No strong rationale for face shields
As public health practitioners, we support the government’s efforts to encourage public health protocols like mask-wearing, just as we endorse the slow — but improving — vaccination campaign. However, we must speak out against the IATF’s insistence on face shields in all settings. Indeed, leaving aside the curious fact that we’re the only country with this policy, we believe there is no strong rationale for it.
“Rationale” is not just about blindly accepting expert opinion or overconfidence in one or two papers. Every paper, regardless of where it is published, requires thoughtful consideration in terms of how evidence is applied in different contexts and how potential benefits can be weighed against harms and risks, especially for something as far-reaching as a universal mandate.
Based on the above, the IATF and its health experts have failed in meeting their own standard of “science-based policies.”
The two papers they frequently cite offer weak evidence. The first one, Chu et al. (2020), suggests that eye protection may offer some benefit in preventing COVID-19 on the basis of a systematic review and meta-analysis. A closer look at the studies included in the review show equivocal results, and most of them involved health care settings during past outbreaks that did not consider the possibility of airborne transmission. The paper also does not consider the joint effects of mask-wearing and eye protection, and the IATF’s experts have incorrectly multiplied their individual efficacies from the paper as if the impact of mask-wearing is completely distinct from the impact of eye protection.
Superficially, the results of the second one, Bhaksar and Arun (2020), seem compelling: Before wearing face shields, 12 out of 62 health workers contracted COVID-19, but after wearing face shields, the rest did not get infected. The IATF’s experts have mistakenly assumed this exploratory evidence from a methodologically weak before-after study design as conclusive findings from a randomized trial. This paper at best supports recommending face shields in health care contexts, but not requiring them universally, and certainly not outdoors.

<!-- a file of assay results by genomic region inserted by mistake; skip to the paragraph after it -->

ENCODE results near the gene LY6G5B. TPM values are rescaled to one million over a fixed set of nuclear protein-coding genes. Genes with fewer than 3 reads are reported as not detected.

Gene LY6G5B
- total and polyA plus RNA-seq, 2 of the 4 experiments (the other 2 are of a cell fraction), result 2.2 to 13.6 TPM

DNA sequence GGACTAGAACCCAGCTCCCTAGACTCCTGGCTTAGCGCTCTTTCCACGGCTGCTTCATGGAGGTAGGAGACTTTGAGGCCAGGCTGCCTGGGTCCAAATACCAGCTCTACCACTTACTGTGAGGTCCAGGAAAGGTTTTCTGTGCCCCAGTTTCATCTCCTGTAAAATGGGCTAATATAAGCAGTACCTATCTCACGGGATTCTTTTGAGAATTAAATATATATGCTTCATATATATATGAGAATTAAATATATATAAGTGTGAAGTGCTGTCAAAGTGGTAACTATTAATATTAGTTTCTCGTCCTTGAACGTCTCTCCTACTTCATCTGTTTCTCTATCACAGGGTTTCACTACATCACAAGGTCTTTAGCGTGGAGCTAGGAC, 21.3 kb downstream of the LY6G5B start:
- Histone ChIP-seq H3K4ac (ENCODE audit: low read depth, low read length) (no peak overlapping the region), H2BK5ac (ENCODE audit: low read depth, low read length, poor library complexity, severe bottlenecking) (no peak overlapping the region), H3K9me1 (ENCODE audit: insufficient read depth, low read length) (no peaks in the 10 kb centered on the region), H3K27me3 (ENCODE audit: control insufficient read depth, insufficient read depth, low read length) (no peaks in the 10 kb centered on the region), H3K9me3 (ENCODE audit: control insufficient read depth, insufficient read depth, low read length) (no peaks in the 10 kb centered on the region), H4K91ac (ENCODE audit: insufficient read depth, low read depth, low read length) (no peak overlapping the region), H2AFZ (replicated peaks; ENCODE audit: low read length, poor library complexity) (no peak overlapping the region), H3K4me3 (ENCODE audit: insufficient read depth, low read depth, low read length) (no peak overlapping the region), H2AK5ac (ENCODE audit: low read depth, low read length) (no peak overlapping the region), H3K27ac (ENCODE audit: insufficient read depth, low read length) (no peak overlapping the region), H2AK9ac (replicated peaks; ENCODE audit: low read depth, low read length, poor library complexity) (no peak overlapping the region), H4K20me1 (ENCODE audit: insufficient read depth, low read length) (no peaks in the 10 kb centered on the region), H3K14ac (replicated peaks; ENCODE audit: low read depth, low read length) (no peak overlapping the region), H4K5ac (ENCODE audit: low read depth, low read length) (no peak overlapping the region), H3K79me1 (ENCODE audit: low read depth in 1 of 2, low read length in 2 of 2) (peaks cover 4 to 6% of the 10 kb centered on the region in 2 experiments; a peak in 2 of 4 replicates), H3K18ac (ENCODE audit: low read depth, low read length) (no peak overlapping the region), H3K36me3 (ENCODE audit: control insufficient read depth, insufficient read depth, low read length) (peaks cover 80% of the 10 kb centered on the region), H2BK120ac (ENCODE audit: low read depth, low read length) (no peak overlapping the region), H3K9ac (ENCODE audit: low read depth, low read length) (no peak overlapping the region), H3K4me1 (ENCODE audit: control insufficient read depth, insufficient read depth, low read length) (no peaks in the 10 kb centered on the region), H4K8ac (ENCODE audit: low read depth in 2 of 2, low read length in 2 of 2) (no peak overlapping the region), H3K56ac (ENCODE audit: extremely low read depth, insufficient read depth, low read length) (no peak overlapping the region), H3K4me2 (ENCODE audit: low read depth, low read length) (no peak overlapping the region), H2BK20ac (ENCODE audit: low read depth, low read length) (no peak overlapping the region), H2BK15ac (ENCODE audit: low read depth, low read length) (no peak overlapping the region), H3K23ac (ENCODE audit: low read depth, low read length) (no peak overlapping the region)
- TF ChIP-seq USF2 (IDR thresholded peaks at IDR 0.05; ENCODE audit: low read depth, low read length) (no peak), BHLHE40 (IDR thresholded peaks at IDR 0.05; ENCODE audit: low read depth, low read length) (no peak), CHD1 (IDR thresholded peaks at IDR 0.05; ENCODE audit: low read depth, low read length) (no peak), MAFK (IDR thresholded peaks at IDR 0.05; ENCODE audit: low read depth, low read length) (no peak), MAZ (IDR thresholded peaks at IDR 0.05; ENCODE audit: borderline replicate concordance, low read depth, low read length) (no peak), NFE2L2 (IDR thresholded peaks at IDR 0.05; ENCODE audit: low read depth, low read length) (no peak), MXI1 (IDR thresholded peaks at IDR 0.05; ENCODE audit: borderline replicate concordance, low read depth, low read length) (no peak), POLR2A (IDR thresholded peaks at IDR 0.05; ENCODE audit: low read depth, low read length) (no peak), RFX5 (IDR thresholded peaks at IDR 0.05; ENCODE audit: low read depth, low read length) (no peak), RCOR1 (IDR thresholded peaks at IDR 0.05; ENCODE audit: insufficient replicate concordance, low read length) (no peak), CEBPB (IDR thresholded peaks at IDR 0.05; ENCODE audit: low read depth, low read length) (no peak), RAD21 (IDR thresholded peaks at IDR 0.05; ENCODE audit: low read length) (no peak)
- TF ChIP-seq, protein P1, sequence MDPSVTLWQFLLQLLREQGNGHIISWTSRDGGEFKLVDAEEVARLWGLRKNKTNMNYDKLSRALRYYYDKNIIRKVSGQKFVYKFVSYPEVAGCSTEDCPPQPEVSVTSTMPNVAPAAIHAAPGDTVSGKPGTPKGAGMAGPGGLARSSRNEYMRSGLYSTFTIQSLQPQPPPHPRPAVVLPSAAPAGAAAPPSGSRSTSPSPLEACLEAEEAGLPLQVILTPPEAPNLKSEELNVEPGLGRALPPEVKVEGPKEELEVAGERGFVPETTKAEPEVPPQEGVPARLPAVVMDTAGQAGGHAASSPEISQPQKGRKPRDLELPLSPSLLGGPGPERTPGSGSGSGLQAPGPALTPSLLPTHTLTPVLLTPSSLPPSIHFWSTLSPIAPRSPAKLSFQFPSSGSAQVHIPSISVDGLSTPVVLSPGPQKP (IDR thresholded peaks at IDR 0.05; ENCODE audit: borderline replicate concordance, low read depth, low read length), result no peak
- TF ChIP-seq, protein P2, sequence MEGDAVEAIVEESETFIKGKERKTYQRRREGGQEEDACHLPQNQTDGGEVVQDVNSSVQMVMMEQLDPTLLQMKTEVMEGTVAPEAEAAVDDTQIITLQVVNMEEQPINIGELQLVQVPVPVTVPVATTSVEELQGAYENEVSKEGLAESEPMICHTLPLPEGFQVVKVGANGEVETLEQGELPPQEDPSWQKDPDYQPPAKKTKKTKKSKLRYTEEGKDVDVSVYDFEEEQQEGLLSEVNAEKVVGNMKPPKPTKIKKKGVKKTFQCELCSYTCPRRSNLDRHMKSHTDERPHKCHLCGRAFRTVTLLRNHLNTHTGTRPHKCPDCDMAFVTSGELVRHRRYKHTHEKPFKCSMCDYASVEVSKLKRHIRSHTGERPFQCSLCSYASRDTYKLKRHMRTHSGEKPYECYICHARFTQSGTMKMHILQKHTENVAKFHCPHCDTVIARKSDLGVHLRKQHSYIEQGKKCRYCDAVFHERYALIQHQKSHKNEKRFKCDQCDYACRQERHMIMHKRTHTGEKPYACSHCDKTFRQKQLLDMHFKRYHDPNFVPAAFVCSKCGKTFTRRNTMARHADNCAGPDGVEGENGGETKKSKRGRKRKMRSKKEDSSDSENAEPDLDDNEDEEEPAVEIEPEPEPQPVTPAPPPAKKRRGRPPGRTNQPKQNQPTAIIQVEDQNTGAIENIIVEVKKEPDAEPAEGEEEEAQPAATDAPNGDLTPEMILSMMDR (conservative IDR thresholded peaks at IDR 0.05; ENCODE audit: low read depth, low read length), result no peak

Of course, stronger evidence may emerge to support the benefit of face shields, but just because there’s benefit for something in some settings doesn’t mean it should be required in all contexts. Following this logic, we should also ban cars in cities (because Chen et al. 2020 says air quality is a determinant of COVID-19 survival) and require people to go vegan (because Kim et al. 2020 says it decreases likelihood of moderate-to-severe COVID-19).
To be fair to the IATF’s health experts, we don’t think they are acting out of political or economic self-interest, and we find the ad hominem attacks unacceptable. Indeed, we think they genuinely believe that face shields work and that, in any case, “there’s nothing to lose” with this extra layer of protection, especially with the rise of the Delta variant.
But we strongly disagree that there’s nothing to lose.
First, we risk environmental damage, with millions of face shields that will take 500 years to decompose. Already, our country is wallowing in plastic waste, and this has only been exacerbated by the pandemic. Will the IATF take responsibility for this environmental impact?
Second, we subject Filipinos to unnecessary cost, inconvenience, and in some cases, even abuse of law enforcement, as in the case of the poor doctor arrested for cycling without a face shield.
Thirdly, face shields detract attention from measures that actually work. If, as the IATF experts acknowledge, the problem is we can’t control ventilation, shouldn’t we be trying to solve it instead of enacting measures with little basis? Addressing the pandemic requires structural policies that minimize community transmission and encourage healthier behaviors, rather than force individual responsibility on people despite unaddressed structural challenges.
Finally, the insistence on face shields undermines the credibility of public health expertise in general. We want our people to trust public health, but we risk compromising even our credibility on other important matters like vaccination if we insist on something as indefensible as a universal face shield mandate.
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Jason Haw is an instructor at the Ateneo de Manila University currently completing his Ph.D. in epidemiology at the Johns Hopkins Bloomberg School of Public Health. Gideon Lasco is a physician, medical anthropologist, and Inquirer columnist.
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